Aggregation can speed up the performance of DirectQuery sourced tables significantly. To use it, firstly you need to create an aggregation table, secondly, you need to set up proper storage modes for tables in the model. Finally, you have to configure the aggregation functions, which is what I’m going to explain in this post. You can learn about aggregation in other posts of this series, and continue the example here. If you like to learn more about Power BI, read Power BI book from Rookie to Rock Star.
The sample data model that we have includes an aggregation table (Sales Agg), and a DirectQuery sourced fact table (FactInternetSales), and relationship to some other tables with Dual, or DirectQuery storage modes as below;
The aggregated table is created and has proper relationships and storage mode. However, Power BI still is not aware of such aggregation (remember; because you can even create the aggregation outside of Power BI with the group by statement in T-SQL). You have to let Power BI know about such aggregation. That is why we need to set up and configure it.
Right click on the Sales Agg table, and select Manage Aggregations.
In the Manage Aggregations window, you will have the option to choose aggregation functions and fields that the function applied to it.
In this blog post, I won’t talk about the Precedence configuration. That is for scenarios when you have multiple layers of aggregation and the precedence of the aggregation usage. In this sample scenario, we just have one aggregated table.
The Aggregation configuration here should exactly match the aggregation configuration on the aggregated table. What does that mean? In the step of creating the aggregated table, we created a grouped by the result with below setup;
As you can see, we have three fields that are our Group by fields; OrderDateKey, CustomerKey, and ProductSubcategoryKey. These fields should be marked as Group By on their respective related field in the FactInternetSales table (the original fact table);
Then you should set up aggregation functions respective to what the original grouping configuration is. For SalesAmount_Sum, and UnitPrice_Sum, the aggregation should be set as Sum to their respective fields in the FactInternetSales table.
Rule #1: Detail Column Must be the Same Data Type of Grouped Column to use Sum Function
If you recall from my other blog post earlier, at the time of creating the aggregated table, I mentioned that if you are using SUM as aggregation, then the data type of the column after aggregation (SalesAmount_Sum), should be exactly the same data type as the original column (SalesAmount).
If you don’t follow this rule, then in the list of columns, the column will be greyed out, and you cannot select it. Change the data type first, and then come back to set it again.
For the other two columns UnitPrice_Count and FactInternetSales_Count, the aggregation is Count, and the table is FactInternetSales.
Rule #2: Data type of the column must be Whole Number (Integer) if you used Count Function
Again back to my other blog post earlier. If you created any aggregated result which uses Count, then the data type of that column should be the whole number. Otherwise, the Count function in the manage aggregations will be greyed out.
After configuring everything, the manage aggregations window should look like the below screenshot;
Hide Aggregated Table
The final step is to hide the aggregated table! You may think why?! Well, we created the aggregated table just for Power BI to automatically switch over from DirectQuery big fact table to the Import data small aggregated table. However, this is just for behind the scene. The user should know nothing about it. To make this experience seamless from the user point of view, just hide the Sales Agg table.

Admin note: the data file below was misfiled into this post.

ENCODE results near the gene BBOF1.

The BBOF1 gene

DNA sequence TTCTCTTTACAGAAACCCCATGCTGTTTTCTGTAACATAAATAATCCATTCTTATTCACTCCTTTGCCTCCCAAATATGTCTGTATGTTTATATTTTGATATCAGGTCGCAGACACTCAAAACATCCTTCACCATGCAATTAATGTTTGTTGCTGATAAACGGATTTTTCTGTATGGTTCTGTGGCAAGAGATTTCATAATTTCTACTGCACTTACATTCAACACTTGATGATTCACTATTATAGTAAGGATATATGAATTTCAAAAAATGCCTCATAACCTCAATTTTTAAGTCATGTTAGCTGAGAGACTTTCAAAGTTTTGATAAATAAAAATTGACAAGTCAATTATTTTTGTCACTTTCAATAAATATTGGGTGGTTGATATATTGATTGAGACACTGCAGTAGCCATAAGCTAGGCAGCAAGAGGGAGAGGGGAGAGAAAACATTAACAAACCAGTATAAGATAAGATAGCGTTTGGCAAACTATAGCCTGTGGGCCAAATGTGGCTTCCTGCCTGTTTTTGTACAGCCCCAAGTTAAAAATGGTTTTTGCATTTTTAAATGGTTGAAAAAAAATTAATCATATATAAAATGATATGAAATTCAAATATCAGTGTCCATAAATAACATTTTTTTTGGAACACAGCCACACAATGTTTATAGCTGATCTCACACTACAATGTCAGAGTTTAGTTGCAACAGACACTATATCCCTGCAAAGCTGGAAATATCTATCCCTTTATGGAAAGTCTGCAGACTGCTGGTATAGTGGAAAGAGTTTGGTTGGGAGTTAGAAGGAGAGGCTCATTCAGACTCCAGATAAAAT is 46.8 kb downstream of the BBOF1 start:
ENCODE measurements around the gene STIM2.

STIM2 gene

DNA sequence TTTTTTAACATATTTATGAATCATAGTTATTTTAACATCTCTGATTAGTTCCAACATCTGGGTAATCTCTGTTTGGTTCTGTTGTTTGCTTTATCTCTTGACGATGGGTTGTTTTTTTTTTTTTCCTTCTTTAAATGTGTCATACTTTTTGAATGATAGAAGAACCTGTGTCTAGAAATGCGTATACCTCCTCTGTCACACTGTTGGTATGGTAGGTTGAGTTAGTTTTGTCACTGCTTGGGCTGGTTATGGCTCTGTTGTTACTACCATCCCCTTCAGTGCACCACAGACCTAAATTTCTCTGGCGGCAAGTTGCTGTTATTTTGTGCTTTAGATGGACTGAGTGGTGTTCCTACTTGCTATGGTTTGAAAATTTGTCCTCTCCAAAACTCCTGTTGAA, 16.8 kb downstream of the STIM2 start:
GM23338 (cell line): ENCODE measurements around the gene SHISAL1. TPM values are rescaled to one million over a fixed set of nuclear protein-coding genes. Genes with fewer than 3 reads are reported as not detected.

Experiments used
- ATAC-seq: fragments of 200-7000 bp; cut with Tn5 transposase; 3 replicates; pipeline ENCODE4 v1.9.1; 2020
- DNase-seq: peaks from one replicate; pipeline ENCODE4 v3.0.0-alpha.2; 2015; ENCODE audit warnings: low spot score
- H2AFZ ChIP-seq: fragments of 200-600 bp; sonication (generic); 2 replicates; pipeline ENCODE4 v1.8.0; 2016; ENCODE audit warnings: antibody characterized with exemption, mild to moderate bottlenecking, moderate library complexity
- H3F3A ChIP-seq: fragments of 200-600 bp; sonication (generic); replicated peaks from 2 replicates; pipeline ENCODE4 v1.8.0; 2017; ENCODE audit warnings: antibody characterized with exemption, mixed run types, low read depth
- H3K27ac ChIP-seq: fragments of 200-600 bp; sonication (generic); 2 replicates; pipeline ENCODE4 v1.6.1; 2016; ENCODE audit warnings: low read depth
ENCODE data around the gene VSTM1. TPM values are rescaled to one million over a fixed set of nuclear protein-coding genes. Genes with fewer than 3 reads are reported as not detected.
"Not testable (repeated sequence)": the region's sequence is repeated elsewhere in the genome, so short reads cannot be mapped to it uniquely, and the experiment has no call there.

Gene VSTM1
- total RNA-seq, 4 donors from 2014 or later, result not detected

The user will see nothing about this table. The list of tables in the fields section contains only one Fact table; FactInternetSales.
Testing the result
After all the hard work from a few posts ago, now is the time to test how the aggregation works in action. Below report has all kind of visualizations all from FactInternetSales, SalesAmount sliced and diced by Education, and Occupation (from DimCustomer), CalendarYear (from DimDate), ProductSubcategory and ProductCategory;
I have SQL Profiler running all the time, and here is the result;
This is how the aggregated table is working behind the scene. Since all of these visuals are slicing and dicing the data by fields that we have in the aggregated table (CustomerKey, OrderDateKey, and ProductSubcategoryKey), the result will be always automatically fetched from the aggregated table. Even though the Sales Agg table is not actually used in these visualizations.
If, however, I have a visualization that uses a different field which is not in the aggregated table, then is the time to query from the data source. Visual below is looking at every single promotion;
And SQL Profiler tracks the query here:
So here you go; we have an aggregation that speeds up the performance of the DirectQuery sourced table. Nothing stops you from creating multiple levels of aggregation. In fact, it is recommended to do so, especially in scenarios that different combination of fields will be used by different users or visuals. I will write another blog post about adding more layers of aggregations to this.
Here is our model diagram for a reference;
In the article series of Aggregations, you learned what aggregations are and how it can make your composite model fast, then you learned how to create the aggregated table in Power BI. Dual storage mode was the next important setup that you learned about aggregations, and finally, in this step, you configured the aggregations’ functions and seen the aggregation in action. In real-world scenarios of using aggregations, you will have more than one aggregated table; called as layers of aggregations. Stay tuned for my next article about layers of aggregation.